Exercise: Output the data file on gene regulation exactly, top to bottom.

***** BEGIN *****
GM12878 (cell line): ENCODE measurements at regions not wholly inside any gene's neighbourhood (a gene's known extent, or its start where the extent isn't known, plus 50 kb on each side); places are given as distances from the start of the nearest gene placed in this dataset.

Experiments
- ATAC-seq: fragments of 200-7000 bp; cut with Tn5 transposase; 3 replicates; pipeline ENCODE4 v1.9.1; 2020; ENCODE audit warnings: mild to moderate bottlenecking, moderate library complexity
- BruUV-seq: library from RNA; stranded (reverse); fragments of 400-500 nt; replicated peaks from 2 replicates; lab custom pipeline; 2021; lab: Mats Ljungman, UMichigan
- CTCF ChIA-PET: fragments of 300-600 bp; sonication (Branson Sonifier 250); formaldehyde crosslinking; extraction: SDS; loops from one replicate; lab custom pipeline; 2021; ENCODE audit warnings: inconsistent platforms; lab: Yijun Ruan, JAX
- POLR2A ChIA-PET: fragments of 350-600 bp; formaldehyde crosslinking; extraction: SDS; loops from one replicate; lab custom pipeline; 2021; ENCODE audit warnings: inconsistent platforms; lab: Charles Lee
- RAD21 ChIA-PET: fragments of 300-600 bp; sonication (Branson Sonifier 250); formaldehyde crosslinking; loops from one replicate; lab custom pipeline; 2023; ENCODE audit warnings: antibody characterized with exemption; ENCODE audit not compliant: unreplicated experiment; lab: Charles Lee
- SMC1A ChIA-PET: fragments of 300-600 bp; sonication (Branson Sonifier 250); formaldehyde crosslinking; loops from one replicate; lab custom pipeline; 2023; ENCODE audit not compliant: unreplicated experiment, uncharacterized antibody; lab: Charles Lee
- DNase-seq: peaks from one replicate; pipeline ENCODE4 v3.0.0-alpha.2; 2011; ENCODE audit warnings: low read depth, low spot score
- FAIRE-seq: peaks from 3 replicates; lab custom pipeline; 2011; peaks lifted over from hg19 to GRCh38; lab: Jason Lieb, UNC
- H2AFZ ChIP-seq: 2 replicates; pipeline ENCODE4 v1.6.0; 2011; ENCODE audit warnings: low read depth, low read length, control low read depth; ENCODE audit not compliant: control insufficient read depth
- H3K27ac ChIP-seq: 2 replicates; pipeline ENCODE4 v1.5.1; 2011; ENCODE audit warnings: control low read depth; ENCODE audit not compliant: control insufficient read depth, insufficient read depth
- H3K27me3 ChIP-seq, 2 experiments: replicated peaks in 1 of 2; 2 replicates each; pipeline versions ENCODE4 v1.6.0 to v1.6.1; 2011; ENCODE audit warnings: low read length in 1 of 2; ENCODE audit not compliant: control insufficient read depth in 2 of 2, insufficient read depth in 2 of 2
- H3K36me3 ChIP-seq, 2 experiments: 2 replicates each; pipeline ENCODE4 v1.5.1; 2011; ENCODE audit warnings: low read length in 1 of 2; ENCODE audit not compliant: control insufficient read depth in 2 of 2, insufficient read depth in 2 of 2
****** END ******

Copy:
GM12878 (cell line): ENCODE measurements at regions not wholly inside any gene's neighbourhood (a gene's known extent, or its start where the extent isn't known, plus 50 kb on each side); places are given as distances from the start of the nearest gene placed in this dataset.

Experiments
- ATAC-seq: fragments of 200-7000 bp; cut with Tn5 transposase; 3 replicates; pipeline ENCODE4 v1.9.1; 2020; ENCODE audit warnings: mild to moderate bottlenecking, moderate library complexity
- BruUV-seq: library from RNA; stranded (reverse); fragments of 400-500 nt; replicated peaks from 2 replicates; lab custom pipeline; 2021; lab: Mats Ljungman, UMichigan
- CTCF ChIA-PET: fragments of 300-600 bp; sonication (Branson Sonifier 250); formaldehyde crosslinking; extraction: SDS; loops from one replicate; lab custom pipeline; 2021; ENCODE audit warnings: inconsistent platforms; lab: Yijun Ruan, JAX
- POLR2A ChIA-PET: fragments of 350-600 bp; formaldehyde crosslinking; extraction: SDS; loops from one replicate; lab custom pipeline; 2021; ENCODE audit warnings: inconsistent platforms; lab: Charles Lee
- RAD21 ChIA-PET: fragments of 300-600 bp; sonication (Branson Sonifier 250); formaldehyde crosslinking; loops from one replicate; lab custom pipeline; 2023; ENCODE audit warnings: antibody characterized with exemption; ENCODE audit not compliant: unreplicated experiment; lab: Charles Lee
- SMC1A ChIA-PET: fragments of 300-600 bp; sonication (Branson Sonifier 250); formaldehyde crosslinking; loops from one replicate; lab custom pipeline; 2023; ENCODE audit not compliant: unreplicated experiment, uncharacterized antibody; lab: Charles Lee
- DNase-seq: peaks from one replicate; pipeline ENCODE4 v3.0.0-alpha.2; 2011; ENCODE audit warnings: low read depth, low spot score
- FAIRE-seq: peaks from 3 replicates; lab custom pipeline; 2011; peaks lifted over from hg19 to GRCh38; lab: Jason Lieb, UNC
- H2AFZ ChIP-seq: 2 replicates; pipeline ENCODE4 v1.6.0; 2011; ENCODE audit warnings: low read depth, low read length, control low read depth; ENCODE audit not compliant: control insufficient read depth
- H3K27ac ChIP-seq: 2 replicates; pipeline ENCODE4 v1.5.1; 2011; ENCODE audit warnings: control low read depth; ENCODE audit not compliant: control insufficient read depth, insufficient read depth
- H3K27me3 ChIP-seq, 2 experiments: replicated peaks in 1 of 2; 2 replicates each; pipeline versions ENCODE4 v1.6.0 to v1.6.1; 2011; ENCODE audit warnings: low read length in 1 of 2; ENCODE audit not compliant: control insufficient read depth in 2 of 2, insufficient read depth in 2 of 2
- H3K36me3 ChIP-seq, 2 experiments: 2 replicates each; pipeline ENCODE4 v1.5.1; 2011; ENCODE audit warnings: low read length in 1 of 2; ENCODE audit not compliant: control insufficient read depth in 2 of 2, insufficient read depth in 2 of 2